ALMATY (TCA) — State officials in oil crisis-hit Kazakhstan have discovered a $20 billion hole on the balance sheet of the National Wealth Fund. Should the state funds be spent this way on, the state coffers will be empty before the end of this decade. A political crisis is looming. In a move to avoid it, the Parliament has applied for snap elections to be held as early as March this year.
“The assets managed by the national fund in Kazakhstan, which relies heavily on oil to finance its economy, have fallen by 16 percent to $64.2 billion in just 18 months. During the same period, the price of oil has plummeted to $33 from $115 a barrel. At least $19 billion was withdrawn by state institutions during the third quarter of 2015,” a rather shocking report in the Financial Times published in the second week of January this year was to read. As far as known, the $19 billion (looking closer at figures, it exceeds $20 billion) amount is not supposed to be included in the $28.8 billion the government officially “plans” to withdraw from the Fund over the next couple of years.
International reserves kept by the National Bank of Kazakhstan are not on the agenda, since these have decreased 10.6 percent from $102.45 billion to $91.58 billion through the year 2015. In all, in the order of 30 billion greenbacks have been taken out of the state’s coffers without anyone seeming to be able to explain for what. It means that if this goes on, those coffers will be empty before the current decade is over. In an attempt to prevent that, new chief executives have been hired to sweep through the mess and finally get all the figures on the table. Baljeet Kaur Grewal, who previously worked as managing director and vice-chairperson of the Kuwait Investment Authority & Kuwait Finance House, vice president in ABN AMRO Bank, Maybank Malaysia and Deutsche Bank, has taken the position of managing director of the Samruk-Kazyna National Wealth Fund. She will be in charge of strategy and portfolio investments of the fund. Elena Bakhmutova, who previously worked as deputy chairman of the fund, took the post of managing director of Samruk-Kazyna on finance and operations.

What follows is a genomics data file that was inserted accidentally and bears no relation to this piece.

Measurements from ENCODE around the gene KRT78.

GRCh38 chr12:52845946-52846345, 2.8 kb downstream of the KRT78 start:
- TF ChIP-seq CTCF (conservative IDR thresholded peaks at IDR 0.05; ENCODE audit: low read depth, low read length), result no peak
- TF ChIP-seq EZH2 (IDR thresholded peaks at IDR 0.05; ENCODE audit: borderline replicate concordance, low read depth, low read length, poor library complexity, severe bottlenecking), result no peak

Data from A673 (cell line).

In a move to avoid a political crisis, the Parliament proposed holding snap elections, and President Nazarbayev has scheduled the early election for March 20 this year. But it is indeed hard to imagine how even a new assembly could show any teeth in a system where political careers have more to do with personal merit than with political clout. Besides, the new people’s representatives, together with the elites in and around the government, will have to take enough “unpopular” measures such as a tough line on tax collection, cuts in social expenditure, employment cuts in the public sector and restraints in subsidies for medium-size enterprises and farming.
With oil prices now around 30 US dollar per barrel and the Kazakh tenge steadily heading towards 400 per greenback, economic growth for this year turning from +2 per cent in 2015 to minus 2 per cent (based on an oil price of $30 per barrel and therefore to be considered optimistic), Kazakh society is under threat.
The Kazakh government might opt to file for default, since the 40 billion dollar it hopes to cash in on sales of state assets this year is considered largely unrealistic by friend and foe. On a broader level, the Great Silk Dream initiated some years ago by China has received a wake-up call and lavish funds from China and Russia are staying where they are: at home. Briefly: in this case, the Kazakhs find themselves on their own.